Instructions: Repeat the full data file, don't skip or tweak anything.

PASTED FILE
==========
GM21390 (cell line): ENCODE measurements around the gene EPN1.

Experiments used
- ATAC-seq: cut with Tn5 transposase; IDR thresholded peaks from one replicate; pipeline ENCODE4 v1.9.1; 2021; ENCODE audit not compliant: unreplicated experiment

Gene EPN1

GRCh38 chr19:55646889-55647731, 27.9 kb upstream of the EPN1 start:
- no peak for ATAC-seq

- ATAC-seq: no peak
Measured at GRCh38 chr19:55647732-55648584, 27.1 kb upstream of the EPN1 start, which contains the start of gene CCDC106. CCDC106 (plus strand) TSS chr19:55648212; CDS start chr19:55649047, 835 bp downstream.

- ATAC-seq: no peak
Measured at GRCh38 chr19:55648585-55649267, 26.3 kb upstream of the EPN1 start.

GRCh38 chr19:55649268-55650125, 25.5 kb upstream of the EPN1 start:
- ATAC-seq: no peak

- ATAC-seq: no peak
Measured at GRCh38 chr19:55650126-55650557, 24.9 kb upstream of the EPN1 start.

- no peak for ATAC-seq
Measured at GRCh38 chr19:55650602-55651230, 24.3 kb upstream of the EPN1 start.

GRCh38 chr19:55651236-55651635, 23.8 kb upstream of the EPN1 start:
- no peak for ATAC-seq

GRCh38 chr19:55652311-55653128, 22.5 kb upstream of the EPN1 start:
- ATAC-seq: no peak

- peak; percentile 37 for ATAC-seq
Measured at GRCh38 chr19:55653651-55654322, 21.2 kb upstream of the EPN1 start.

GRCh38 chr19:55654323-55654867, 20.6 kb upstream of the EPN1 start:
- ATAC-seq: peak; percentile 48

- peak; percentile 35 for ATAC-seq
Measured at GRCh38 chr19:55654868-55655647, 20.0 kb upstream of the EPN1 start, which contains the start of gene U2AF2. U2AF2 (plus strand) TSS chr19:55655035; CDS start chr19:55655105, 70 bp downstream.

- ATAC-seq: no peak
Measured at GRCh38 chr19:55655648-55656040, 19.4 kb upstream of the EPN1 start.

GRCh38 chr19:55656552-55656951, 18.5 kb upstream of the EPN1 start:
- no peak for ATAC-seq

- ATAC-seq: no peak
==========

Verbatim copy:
GM21390 (cell line): ENCODE measurements around the gene EPN1.

Experiments used
- ATAC-seq: cut with Tn5 transposase; IDR thresholded peaks from one replicate; pipeline ENCODE4 v1.9.1; 2021; ENCODE audit not compliant: unreplicated experiment

Gene EPN1

GRCh38 chr19:55646889-55647731, 27.9 kb upstream of the EPN1 start:
- no peak for ATAC-seq

- ATAC-seq: no peak
Measured at GRCh38 chr19:55647732-55648584, 27.1 kb upstream of the EPN1 start, which contains the start of gene CCDC106. CCDC106 (plus strand) TSS chr19:55648212; CDS start chr19:55649047, 835 bp downstream.

- ATAC-seq: no peak
Measured at GRCh38 chr19:55648585-55649267, 26.3 kb upstream of the EPN1 start.

GRCh38 chr19:55649268-55650125, 25.5 kb upstream of the EPN1 start:
- ATAC-seq: no peak

- ATAC-seq: no peak
Measured at GRCh38 chr19:55650126-55650557, 24.9 kb upstream of the EPN1 start.

- no peak for ATAC-seq
Measured at GRCh38 chr19:55650602-55651230, 24.3 kb upstream of the EPN1 start.

GRCh38 chr19:55651236-55651635, 23.8 kb upstream of the EPN1 start:
- no peak for ATAC-seq

GRCh38 chr19:55652311-55653128, 22.5 kb upstream of the EPN1 start:
- ATAC-seq: no peak

- peak; percentile 37 for ATAC-seq
Measured at GRCh38 chr19:55653651-55654322, 21.2 kb upstream of the EPN1 start.

GRCh38 chr19:55654323-55654867, 20.6 kb upstream of the EPN1 start:
- ATAC-seq: peak; percentile 48

- peak; percentile 35 for ATAC-seq
Measured at GRCh38 chr19:55654868-55655647, 20.0 kb upstream of the EPN1 start, which contains the start of gene U2AF2. U2AF2 (plus strand) TSS chr19:55655035; CDS start chr19:55655105, 70 bp downstream.

- ATAC-seq: no peak
Measured at GRCh38 chr19:55655648-55656040, 19.4 kb upstream of the EPN1 start.

GRCh38 chr19:55656552-55656951, 18.5 kb upstream of the EPN1 start:
- no peak for ATAC-seq

- ATAC-seq: no peak